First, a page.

Thyme – or thymus, as they called the archaioi- comes from the verb thyo, which, among other things, meant thymiatizo and sacrifice. The ancient Greeks, because of the intense odor, used it as incense on the altars during sacrificial ceremonies. Alexander the Great bathed in water with thyme to get rid of lice, and so did the Roman warriors before battle to gain courage, strength and vigor. The therapeutic action in the lungs and bronchi was known in the Middle Ages. The parts of thyme used for therapeutic purposes are the leaves and flowering tops, collected from June to August. The most famous product is the highest quality honey.
- Use for the treatment of gynecological mycoses because the thyme essential oil has a strong antiseptic, antibacterial and fungicidal properties.
- Soothes airway inflammation and asthma. As syrup calms the cough (acts as an expectorant), bronchitis, pharyngitis and a tonsillitis.
- It relieves symptoms of influenza. A hot drink thyme acts as an antipyretic.
- Gargles and mouthwashes with thyme help to good oral hygiene and are active against gingivitis and bad breath.
- Combats indigestion and inflammation of the gastric mucosa. The injected is also used for IBS.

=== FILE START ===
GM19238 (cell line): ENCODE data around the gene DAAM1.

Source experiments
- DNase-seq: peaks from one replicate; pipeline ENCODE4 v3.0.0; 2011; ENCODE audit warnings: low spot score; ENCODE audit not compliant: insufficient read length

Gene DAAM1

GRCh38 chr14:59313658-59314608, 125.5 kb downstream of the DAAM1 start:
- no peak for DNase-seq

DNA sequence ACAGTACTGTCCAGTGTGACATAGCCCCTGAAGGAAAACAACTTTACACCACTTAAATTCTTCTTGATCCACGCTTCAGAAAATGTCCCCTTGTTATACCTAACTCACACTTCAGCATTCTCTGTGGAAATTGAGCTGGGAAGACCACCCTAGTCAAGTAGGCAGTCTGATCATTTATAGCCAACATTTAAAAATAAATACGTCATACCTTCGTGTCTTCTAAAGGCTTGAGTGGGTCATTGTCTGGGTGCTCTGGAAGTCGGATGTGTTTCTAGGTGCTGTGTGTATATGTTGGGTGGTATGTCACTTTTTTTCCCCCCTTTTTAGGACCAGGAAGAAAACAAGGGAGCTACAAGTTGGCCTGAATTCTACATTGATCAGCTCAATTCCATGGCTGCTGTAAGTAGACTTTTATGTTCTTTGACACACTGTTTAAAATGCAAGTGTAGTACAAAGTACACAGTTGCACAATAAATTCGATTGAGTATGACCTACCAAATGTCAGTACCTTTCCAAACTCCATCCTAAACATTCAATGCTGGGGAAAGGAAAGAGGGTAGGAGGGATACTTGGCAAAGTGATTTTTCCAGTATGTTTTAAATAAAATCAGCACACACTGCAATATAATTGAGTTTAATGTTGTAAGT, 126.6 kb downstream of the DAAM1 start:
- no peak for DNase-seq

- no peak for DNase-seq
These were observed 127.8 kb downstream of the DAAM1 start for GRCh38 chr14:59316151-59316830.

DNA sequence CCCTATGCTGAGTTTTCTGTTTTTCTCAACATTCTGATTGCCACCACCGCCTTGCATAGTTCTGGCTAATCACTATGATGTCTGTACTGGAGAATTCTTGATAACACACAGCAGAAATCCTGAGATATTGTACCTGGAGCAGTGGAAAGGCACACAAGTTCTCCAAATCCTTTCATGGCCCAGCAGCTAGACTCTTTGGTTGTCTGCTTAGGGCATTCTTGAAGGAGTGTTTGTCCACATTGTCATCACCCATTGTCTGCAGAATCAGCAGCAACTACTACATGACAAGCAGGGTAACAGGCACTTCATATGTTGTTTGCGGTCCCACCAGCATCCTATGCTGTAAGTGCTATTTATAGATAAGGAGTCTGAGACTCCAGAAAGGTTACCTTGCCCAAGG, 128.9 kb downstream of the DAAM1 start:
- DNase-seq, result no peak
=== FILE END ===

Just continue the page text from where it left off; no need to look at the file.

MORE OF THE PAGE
- Used as a soothing skin problems (eg, acne, dermatitis, eczema, psoriasis, bites), and contributes to the treatment of hair loss.
- It shows strong antioxidant activity due to the components thymol and carvacrol content.
- It recommended as a natural stimulant of the immune and nervous system. Helps spirit clarity while reducing anxiety and depression. Indicated for the treatment of insomnia.
- Rubbing with its solution relieves rheumatic and muscular pains. It can also be used as a massage oil.
- We can be purchased from a nursery pot and put it on the kitchen window to use fresh leaves of thyme. Alternatively, you will find in stores species and pharmacies as drops and lozenges, as well as a cream, solution (rubs) and beverage (gargle) for external use.
It has a strong and slightly spicy taste, so it is good to be used sparingly. Dry the use as a spice to flavor meat, fish, cakes, pasta, soups, sauces (e.g. tomato) and cheeses (especially creamy). Many put whole branches in bottles with oil or olives for extra flavor.
It is better to be consumed fresh. However, it can be stored and dried. Cut the leaves, tie in bunches and hang them upside down in a warm, dark place with good ventilation. When dry, crumble the leaves and store them in airtight containers.